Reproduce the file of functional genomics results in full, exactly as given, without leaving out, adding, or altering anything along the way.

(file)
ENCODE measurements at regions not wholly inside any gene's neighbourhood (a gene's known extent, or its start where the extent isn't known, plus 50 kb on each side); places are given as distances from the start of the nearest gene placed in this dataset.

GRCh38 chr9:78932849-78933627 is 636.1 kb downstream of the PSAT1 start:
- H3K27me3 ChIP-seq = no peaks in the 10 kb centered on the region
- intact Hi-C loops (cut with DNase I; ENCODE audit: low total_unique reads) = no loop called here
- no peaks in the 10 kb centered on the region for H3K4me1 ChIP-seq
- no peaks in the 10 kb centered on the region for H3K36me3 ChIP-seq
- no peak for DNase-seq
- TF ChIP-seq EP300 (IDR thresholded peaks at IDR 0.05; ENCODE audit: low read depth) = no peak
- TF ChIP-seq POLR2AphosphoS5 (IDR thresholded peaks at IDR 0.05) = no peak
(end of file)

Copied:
ENCODE measurements at regions not wholly inside any gene's neighbourhood (a gene's known extent, or its start where the extent isn't known, plus 50 kb on each side); places are given as distances from the start of the nearest gene placed in this dataset.

GRCh38 chr9:78932849-78933627 is 636.1 kb downstream of the PSAT1 start:
- H3K27me3 ChIP-seq = no peaks in the 10 kb centered on the region
- intact Hi-C loops (cut with DNase I; ENCODE audit: low total_unique reads) = no loop called here
- no peaks in the 10 kb centered on the region for H3K4me1 ChIP-seq
- no peaks in the 10 kb centered on the region for H3K36me3 ChIP-seq
- no peak for DNase-seq
- TF ChIP-seq EP300 (IDR thresholded peaks at IDR 0.05; ENCODE audit: low read depth) = no peak
- TF ChIP-seq POLR2AphosphoS5 (IDR thresholded peaks at IDR 0.05) = no peak